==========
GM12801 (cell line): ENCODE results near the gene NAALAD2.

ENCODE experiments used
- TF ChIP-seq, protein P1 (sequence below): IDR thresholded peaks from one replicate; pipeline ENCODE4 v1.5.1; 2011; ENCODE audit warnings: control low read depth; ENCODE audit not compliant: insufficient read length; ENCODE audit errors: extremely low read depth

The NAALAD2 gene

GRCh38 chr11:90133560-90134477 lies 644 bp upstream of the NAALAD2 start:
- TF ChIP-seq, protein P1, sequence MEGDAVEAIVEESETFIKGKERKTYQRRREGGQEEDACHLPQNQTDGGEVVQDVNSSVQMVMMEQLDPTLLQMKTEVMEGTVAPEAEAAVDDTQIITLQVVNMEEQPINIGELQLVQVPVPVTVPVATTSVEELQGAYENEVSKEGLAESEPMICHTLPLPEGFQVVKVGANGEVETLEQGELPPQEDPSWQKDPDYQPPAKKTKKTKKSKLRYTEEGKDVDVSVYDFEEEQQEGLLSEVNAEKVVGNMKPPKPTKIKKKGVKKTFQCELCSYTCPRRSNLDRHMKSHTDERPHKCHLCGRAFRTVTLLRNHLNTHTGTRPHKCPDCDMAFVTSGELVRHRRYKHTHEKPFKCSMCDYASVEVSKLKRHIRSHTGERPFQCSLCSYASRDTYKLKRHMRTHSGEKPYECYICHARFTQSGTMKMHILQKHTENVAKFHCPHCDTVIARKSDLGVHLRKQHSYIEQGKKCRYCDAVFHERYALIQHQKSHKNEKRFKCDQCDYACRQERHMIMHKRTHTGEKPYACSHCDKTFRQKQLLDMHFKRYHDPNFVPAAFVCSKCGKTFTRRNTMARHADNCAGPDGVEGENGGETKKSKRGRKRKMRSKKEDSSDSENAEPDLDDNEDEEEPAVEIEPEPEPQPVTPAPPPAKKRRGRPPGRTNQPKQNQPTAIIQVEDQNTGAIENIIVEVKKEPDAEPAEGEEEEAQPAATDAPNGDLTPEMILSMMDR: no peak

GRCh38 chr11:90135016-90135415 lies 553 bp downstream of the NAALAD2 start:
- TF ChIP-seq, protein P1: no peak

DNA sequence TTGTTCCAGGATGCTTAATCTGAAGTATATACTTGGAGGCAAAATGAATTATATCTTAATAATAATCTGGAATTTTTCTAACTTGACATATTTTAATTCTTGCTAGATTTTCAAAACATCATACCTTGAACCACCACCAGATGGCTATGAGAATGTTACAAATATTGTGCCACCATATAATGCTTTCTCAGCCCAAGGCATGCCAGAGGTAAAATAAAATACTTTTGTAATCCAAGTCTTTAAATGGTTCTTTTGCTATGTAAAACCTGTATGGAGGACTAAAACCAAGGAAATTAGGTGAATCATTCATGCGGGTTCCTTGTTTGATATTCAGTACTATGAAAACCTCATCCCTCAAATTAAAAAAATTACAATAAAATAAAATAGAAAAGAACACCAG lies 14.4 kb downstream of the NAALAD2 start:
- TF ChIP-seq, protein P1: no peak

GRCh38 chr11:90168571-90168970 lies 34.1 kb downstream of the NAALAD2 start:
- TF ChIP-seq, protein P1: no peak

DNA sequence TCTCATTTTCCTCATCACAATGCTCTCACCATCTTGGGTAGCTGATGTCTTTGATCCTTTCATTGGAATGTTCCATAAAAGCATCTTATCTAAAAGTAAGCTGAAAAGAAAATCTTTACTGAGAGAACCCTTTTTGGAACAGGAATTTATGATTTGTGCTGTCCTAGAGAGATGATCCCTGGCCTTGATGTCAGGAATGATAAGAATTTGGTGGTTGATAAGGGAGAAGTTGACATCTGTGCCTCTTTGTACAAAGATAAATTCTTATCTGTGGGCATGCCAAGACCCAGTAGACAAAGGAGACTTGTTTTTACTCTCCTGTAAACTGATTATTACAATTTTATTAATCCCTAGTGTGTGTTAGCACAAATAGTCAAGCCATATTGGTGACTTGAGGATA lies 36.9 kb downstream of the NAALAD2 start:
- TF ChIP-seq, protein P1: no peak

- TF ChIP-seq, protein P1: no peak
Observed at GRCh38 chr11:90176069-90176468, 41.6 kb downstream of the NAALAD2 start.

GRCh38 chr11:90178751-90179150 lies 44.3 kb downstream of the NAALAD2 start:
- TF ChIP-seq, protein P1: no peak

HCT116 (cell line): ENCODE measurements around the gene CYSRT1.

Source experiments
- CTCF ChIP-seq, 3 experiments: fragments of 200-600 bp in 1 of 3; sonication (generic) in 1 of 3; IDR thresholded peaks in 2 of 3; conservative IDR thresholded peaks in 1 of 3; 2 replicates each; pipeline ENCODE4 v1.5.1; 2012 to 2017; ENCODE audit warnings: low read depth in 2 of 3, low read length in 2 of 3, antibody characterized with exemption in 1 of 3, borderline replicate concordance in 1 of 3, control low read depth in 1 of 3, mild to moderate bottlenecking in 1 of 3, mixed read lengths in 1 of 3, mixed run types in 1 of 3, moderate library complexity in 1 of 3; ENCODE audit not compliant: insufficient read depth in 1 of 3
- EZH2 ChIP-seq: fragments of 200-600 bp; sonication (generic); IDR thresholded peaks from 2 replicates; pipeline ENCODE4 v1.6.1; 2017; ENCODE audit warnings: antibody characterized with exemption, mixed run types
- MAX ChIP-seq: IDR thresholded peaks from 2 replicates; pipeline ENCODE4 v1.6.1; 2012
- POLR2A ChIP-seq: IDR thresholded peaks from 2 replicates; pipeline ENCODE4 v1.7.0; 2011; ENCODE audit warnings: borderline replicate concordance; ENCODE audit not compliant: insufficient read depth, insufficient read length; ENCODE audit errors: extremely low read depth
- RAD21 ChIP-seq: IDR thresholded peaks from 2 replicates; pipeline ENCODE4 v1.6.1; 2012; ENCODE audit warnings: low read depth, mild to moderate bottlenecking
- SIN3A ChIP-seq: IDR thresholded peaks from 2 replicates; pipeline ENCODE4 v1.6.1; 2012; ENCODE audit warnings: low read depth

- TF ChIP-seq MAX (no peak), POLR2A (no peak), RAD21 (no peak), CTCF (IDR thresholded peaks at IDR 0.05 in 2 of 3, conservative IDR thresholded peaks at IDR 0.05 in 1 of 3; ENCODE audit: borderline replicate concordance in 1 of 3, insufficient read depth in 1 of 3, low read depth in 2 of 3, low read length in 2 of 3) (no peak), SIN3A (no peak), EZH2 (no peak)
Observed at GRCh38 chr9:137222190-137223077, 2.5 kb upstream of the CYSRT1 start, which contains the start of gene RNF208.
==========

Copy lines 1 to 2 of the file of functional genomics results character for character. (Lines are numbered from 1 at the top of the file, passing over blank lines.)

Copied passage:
GM12801 (cell line): ENCODE results near the gene NAALAD2.

ENCODE experiments used